Common Introduction to all Three Posts
This is the second of three blog posts I have been writing to help me understand how given the reality of how programs are designed, “complexity” can be used in evaluation . If it helps other people, great. If not, at least it helped me.
Part 1: Complexity in Evaluation and in Studies on Complexity
In this section I talked about using complexity ideas as practical guides and inspiration for conducting an evaluation, and how those ideas hold up when looked at in terms of what is known from the study of complexity. It is by no means necessary that there be a perfect fit. It’s not even a good idea to try to make it a perfect fit. But the extent of the fit can’t be ignored, either.
Part 2: Complexity in Program Design
The problems that programs try to solve may be complex. The programs themselves may behave in complex ways when they are deployed. But the people who design programs act as if neither their programs, nor the desired outcomes, involve complex behavior. (I know this is an exaggeration, but not all that much. Details to follow.) It’s not that people don’t know better. They do. But there are very powerful and legitimate reasons to assume away complex behavior. So, if such powerful reasons exist, why would an evaluator want to deal with complexity? What’s the value added in the information the evaluator would produce? How might an evaluation recognize complexity and still be useful to program designers?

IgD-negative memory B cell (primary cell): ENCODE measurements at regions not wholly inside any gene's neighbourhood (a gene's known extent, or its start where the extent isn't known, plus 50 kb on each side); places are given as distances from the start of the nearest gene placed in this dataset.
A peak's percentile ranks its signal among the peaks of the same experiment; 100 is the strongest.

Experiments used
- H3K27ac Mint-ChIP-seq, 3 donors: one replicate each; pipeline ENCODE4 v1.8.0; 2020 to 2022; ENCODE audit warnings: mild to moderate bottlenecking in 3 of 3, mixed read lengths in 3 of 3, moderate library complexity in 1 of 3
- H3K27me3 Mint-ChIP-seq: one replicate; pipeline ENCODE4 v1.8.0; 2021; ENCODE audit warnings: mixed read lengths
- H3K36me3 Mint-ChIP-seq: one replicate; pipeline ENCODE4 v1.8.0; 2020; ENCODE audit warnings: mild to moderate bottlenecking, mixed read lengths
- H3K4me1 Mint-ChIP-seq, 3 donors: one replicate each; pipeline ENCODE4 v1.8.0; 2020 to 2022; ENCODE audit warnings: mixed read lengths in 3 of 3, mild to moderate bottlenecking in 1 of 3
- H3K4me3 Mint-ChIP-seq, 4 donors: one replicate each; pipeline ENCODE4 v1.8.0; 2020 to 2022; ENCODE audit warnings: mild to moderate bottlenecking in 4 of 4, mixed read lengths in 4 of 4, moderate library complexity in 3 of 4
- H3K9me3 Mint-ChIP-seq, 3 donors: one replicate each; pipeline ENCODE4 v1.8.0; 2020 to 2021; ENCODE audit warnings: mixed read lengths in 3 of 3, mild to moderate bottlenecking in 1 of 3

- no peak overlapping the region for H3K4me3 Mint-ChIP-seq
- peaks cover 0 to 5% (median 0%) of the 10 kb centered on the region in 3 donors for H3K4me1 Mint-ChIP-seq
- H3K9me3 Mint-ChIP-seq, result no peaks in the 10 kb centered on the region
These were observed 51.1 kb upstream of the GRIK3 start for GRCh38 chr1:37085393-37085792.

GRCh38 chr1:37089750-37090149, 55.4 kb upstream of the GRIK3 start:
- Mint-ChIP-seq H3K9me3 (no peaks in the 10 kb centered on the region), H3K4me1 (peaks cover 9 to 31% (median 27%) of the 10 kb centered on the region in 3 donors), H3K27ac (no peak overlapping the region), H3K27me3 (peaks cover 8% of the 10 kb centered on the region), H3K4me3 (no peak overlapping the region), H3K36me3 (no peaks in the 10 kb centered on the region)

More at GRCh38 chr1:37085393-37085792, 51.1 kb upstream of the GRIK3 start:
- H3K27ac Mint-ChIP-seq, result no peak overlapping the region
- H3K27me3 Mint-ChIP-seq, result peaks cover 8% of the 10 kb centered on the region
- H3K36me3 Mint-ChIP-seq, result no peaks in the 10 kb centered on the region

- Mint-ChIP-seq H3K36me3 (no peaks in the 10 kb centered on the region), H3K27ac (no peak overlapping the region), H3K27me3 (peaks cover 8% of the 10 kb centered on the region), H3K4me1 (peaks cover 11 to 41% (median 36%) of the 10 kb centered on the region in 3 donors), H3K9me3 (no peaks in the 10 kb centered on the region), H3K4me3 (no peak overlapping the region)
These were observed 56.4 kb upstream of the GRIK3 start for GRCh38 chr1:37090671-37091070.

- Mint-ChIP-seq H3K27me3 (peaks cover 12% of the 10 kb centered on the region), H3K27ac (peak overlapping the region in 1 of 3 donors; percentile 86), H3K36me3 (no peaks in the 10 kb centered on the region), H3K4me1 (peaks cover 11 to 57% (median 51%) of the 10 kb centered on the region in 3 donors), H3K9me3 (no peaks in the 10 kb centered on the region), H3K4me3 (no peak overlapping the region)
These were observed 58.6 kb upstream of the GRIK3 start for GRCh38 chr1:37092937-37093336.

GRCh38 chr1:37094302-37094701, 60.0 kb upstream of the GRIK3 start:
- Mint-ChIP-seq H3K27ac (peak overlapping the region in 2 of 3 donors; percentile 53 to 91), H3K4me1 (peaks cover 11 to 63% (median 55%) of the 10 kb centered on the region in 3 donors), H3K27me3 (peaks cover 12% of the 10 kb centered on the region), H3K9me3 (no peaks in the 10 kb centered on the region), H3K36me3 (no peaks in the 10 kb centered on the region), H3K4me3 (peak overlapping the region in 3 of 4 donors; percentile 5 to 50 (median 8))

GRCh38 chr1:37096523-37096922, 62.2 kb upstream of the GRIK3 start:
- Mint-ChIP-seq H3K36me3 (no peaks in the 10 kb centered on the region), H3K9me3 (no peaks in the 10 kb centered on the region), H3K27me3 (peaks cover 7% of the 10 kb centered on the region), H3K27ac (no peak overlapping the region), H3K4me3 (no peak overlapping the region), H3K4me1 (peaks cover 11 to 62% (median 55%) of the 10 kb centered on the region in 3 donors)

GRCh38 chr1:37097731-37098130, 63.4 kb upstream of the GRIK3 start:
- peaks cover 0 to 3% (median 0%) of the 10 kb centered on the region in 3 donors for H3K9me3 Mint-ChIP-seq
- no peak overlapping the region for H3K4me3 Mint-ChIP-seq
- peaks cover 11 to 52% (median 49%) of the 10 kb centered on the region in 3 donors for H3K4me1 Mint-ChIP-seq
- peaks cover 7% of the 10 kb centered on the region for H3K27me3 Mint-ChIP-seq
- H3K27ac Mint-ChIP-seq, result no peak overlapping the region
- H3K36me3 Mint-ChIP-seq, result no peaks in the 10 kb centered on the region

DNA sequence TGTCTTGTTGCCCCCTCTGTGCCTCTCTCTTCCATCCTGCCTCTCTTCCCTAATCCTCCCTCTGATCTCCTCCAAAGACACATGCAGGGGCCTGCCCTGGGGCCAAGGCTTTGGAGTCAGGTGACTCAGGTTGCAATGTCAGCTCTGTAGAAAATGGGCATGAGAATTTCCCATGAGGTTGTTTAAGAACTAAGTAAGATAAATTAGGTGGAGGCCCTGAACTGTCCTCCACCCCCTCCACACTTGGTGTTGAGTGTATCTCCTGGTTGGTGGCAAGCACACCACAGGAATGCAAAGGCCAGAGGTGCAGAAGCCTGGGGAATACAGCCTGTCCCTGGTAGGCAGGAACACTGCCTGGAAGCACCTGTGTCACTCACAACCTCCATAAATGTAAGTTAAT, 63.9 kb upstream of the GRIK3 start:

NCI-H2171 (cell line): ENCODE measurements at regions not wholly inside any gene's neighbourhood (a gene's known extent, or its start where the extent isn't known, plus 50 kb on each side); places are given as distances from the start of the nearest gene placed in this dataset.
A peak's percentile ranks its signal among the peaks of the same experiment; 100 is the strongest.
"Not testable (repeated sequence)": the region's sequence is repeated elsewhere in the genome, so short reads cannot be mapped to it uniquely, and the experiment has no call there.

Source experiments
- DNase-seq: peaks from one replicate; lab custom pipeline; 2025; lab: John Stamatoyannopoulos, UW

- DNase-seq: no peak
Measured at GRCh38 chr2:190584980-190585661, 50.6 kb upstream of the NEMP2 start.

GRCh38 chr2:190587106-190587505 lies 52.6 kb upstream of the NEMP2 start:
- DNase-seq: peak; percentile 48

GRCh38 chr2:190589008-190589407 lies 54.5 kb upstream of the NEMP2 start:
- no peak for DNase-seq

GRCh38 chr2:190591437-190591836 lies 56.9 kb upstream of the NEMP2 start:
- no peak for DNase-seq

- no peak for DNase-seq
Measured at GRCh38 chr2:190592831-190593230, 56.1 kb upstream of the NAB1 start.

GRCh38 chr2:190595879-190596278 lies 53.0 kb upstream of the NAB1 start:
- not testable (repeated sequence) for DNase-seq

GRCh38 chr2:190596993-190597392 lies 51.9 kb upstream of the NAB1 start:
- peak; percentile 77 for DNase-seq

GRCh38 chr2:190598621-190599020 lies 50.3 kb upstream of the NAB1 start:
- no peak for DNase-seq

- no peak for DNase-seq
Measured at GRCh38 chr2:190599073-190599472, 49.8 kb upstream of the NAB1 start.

Part 3: Turning the Wrench: Applying Complexity in Evaluation
This is where the “turning the wrench” phrase comes from in the title of this blog post1. Considering what I said in the first two blog posts, how can I make good use of complexity in evaluation? In this regard my approach to complexity is no different than my approach to ANOVA or to doing a content analysis of interview data. I want to put my hands on a tool and make something happen. ANOVA, content analysis and complexity are different kinds of wrenches. The question is which one to use when, and how.
Complex Behavior or Complex System?
I’m not sure what the difference is between a “complex system” and “complex behavior”, but I am sure that unless I try to differentiate the two in my own mind, I’m going to get very confused. From what I have read in the evaluation literature, discussions tend to focus on “complex systems”, complete with topics such as parts, boundaries, part/whole relationships, and so on. My reading in the complexity literature, however, makes scarce use of these concepts. I find myself getting into trouble when talking about complexity with evaluators because their focus is on the “systems” stuff, and mine is on the “complexity” stuff. In these three blog posts I am going to concentrate on “complex behavior” as it appears in the research literature on complexity, not on the nature of “complex systems”. I don’t want to belabor this point because the boundaries are fuzzy, and there is overlap. But I will try to draw that distinction as clearly as I can.
Why do Policy and Program Planners Assume-away Complexity?